Tele Column – 18th March 2016

The last two weeks have been packed with a variety of events including the SNP conference, in which I spoke on the citizen’s income. Also, my select committee met on Sunday evening, in Edinburgh and then Monday to take evidence from the Deputy First Minister John Swinney MSP. But that wasn’t two weeks that was just two days.

This week we shall be propelled into another budget statement and I have a Prime Minister question before that. I am pressing the Exchequer to free up the money held in dormant betting accounts to help gambling charities. My days are increasingly busy and demanding and sometimes it is hard to come up for air. We are up against a government with a majority and a government I oppose on almost everything they do. It can be draining to come back time and time again to fight their austerity ideology.

But if my life is busy and I am being pulled from pillar to post, last night’s adjournment debate was a sobering experience and left me feeling grounded. We debated the Clydebank blitz of March 13th and 14th 1941. Those are dates that many locals will recognise as Inverclyde suffered on those nights too. As I listened to Martin Docherty MP read out the names of all those that died in Clydebank I was minded of my Mum telling me she watched the bombers from her house in Paisley with her Grandad as he refused to go to the shelter and I remembered the suffering of Mary Bruce. Marys mum, Mary McCartney, died that night and Mary was pulled from the rubble 5 hours later. Both my Mum and Mary grew to be strong independent minded woman and are a credit to all that have shown such resilience and fortitude to become responsible and inspiring members of their communities. So my days are not too busy, too demanding or too despairing but filled with hopes and dreams and aspiration for Inverclyde. The past is written the future is ours to write.

Advertisements

Cabin Air Safety & Aerotoxic Syndrome

Many people in Inverclyde had been in touch asking me to attend a debate that was going on in Westminster Hall today [17/03]. Specifically two members of cabin crew who wanted to highlight that the aerotoxic syndrome symptoms have been about for some time. The debate was brought forward to raise awareness of safety for air crew and passengers and the presence of aerotoxic syndrome.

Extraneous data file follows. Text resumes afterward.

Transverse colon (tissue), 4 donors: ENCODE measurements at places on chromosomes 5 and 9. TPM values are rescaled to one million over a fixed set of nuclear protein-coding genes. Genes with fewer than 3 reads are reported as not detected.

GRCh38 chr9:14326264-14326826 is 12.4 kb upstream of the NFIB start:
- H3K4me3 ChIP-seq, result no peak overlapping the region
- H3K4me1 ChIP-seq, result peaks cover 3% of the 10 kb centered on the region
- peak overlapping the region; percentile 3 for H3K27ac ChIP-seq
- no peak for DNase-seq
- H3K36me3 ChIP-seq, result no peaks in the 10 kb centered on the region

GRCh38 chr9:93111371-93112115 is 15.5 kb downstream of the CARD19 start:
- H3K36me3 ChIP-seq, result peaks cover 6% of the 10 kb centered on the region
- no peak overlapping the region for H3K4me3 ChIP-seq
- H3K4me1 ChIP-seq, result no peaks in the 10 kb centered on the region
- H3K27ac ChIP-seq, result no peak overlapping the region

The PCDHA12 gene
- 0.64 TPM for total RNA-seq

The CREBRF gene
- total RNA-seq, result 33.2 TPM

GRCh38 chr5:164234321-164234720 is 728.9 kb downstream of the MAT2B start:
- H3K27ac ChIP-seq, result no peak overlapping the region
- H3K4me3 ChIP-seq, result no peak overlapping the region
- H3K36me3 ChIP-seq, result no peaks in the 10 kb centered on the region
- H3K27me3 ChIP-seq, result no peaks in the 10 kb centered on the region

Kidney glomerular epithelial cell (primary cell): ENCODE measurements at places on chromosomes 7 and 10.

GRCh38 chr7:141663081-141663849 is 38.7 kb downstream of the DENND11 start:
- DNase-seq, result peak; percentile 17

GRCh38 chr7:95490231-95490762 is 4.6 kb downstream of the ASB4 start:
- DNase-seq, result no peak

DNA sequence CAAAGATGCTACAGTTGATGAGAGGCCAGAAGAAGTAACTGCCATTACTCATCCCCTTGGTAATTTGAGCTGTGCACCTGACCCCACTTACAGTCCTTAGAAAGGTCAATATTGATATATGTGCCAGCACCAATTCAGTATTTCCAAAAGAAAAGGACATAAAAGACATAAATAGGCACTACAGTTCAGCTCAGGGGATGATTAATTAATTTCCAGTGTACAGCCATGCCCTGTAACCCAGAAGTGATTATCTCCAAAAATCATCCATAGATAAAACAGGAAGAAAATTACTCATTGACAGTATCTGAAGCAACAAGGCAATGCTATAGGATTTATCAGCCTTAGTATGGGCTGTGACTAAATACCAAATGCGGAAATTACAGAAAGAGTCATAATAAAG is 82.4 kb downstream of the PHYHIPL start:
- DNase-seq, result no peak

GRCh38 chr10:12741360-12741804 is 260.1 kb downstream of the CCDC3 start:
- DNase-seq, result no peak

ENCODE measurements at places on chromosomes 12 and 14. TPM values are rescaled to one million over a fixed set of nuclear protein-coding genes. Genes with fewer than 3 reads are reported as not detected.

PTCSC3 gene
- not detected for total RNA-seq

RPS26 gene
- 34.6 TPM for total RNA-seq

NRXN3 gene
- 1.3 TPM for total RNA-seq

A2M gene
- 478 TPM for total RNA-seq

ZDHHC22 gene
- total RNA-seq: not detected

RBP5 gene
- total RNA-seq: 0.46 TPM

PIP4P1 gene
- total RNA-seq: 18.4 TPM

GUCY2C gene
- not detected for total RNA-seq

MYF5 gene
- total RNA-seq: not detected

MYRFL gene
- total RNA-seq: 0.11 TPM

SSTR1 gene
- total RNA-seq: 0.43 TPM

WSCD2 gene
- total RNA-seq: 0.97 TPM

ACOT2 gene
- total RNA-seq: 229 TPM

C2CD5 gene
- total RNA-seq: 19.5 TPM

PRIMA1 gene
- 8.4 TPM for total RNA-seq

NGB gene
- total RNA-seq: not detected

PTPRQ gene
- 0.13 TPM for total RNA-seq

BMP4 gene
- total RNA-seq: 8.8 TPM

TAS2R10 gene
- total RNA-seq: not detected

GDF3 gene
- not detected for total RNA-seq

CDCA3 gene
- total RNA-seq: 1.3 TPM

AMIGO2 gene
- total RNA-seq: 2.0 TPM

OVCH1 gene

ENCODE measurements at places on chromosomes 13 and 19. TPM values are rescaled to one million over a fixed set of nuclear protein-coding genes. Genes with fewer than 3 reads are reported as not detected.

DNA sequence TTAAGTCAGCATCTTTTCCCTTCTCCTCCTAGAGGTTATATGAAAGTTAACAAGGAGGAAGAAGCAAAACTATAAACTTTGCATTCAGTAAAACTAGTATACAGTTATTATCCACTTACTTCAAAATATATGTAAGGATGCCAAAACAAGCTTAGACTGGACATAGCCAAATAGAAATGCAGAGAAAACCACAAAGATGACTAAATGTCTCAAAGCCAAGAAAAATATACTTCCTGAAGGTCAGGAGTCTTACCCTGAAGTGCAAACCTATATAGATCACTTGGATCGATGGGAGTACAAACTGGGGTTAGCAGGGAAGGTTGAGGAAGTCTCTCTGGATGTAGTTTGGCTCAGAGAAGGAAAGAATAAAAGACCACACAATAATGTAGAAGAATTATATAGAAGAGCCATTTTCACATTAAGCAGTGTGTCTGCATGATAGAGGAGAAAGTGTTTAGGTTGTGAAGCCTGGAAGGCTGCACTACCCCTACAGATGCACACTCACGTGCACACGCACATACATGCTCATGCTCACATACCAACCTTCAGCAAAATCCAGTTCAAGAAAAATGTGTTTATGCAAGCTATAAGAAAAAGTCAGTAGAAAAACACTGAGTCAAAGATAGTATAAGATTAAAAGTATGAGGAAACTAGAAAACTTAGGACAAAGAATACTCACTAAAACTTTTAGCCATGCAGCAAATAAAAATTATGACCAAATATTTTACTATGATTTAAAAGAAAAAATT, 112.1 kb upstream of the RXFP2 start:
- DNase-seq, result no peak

The problems stem from the risk of breathing in contaminated fumes from the aeroplanes engine. It is widely accepted that there will be times that toxins enter the cabin and currently there is no mechanisms in place to detect these fumes.

Welcoming a delegation from Kuwait

Today I had the pleasure of welcoming a delegation from Kuwait, who were visiting parliament in order to gain a greater understanding of the interaction between the UK Civil Service and the UK Parliament.

The aim of the trip was to enhance the delegation’s understanding of the structure, organisation and vision of the UK Civil Service. By the end of their visit they will have examined how the Civil Service Code drives the way in which the Civil Service recruits, develops and performance manages Civil Servants.

I was asked to speak specifically about my background and the work of the Public Administration and Constitutional Affairs (PACAC) Committee. I was joined by David Jones MP who also sits on the Committee and between the both of us we explained how the committee works, how we take inquiries, who gives evidence to these enquiries and our current inquiries and areas of interest.

Congratulations to Technology in Retirement!

Fantastic news for Inverclyde. You may have seen two weeks ago I was asking my constituents to lend their vote to a local community project called Technology in Retirement. Well it worked and they have won £44,350 worth of funding to extend and expand this project throughout Inverclyde.

Technology in Retirement will provide older people in Inverclyde with the opportunity, training and support to begin to use digital technology in their everyday lives. The project aims to conduct 2 hour sessions 4 times per week for a total of 48 weeks. They want to engage approximately 100 people in Inverclyde, each receiving at least 16 weeks of learning workshops, assistance to acquire broadband in their own homes, a loan of tablet for at least a day per week and access to the online community.

This project is going to make a huge difference to the lives of older people in Inverclyde and will go a long way to making them feel more connected with our community. If you voted, thank you very much! I am looking forward to following the project and seeing the great work that they will be doing.

Questioning the Prime Minister on Dormant Betting Accounts

Today during Prime Minister’s Questions I asked the Prime Minister to clarify his position on dormant betting accounts ahead of Chancellor George Osborne announcing his budget this afternoon.

This comes after the positive response from the Treasury on the issue of dormant betting accounts after I sent the Chancellor a letter calling for the UK Government to take action to ensure the proceeds of unclaimed winnings can be given to good causes.

A report for the Department of Culture Media and Sport (DCMS) in December 2010 recommended that the government consult with high street betting operators to establish a voluntary scheme or – failing that – to enact legislation that would require operators to give funds from dormant accounts and unclaimed winnings to good causes.